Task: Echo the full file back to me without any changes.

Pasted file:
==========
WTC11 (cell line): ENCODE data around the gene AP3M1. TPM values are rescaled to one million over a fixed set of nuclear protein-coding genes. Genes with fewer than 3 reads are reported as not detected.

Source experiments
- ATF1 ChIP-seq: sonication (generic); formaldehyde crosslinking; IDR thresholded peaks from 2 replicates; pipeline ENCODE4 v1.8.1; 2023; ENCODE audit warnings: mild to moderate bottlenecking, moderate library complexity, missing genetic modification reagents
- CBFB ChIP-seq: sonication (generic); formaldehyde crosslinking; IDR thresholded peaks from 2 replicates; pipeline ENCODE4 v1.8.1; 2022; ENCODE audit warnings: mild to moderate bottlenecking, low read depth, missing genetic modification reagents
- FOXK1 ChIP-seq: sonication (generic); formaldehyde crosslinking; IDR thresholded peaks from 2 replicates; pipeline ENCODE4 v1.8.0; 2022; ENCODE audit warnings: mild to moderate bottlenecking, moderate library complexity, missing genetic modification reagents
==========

WTC11 (cell line): ENCODE data around the gene AP3M1. TPM values are rescaled to one million over a fixed set of nuclear protein-coding genes. Genes with fewer than 3 reads are reported as not detected.

Source experiments
- ATF1 ChIP-seq: sonication (generic); formaldehyde crosslinking; IDR thresholded peaks from 2 replicates; pipeline ENCODE4 v1.8.1; 2023; ENCODE audit warnings: mild to moderate bottlenecking, moderate library complexity, missing genetic modification reagents
- CBFB ChIP-seq: sonication (generic); formaldehyde crosslinking; IDR thresholded peaks from 2 replicates; pipeline ENCODE4 v1.8.1; 2022; ENCODE audit warnings: mild to moderate bottlenecking, low read depth, missing genetic modification reagents
- FOXK1 ChIP-seq: sonication (generic); formaldehyde crosslinking; IDR thresholded peaks from 2 replicates; pipeline ENCODE4 v1.8.0; 2022; ENCODE audit warnings: mild to moderate bottlenecking, moderate library complexity, missing genetic modification reagents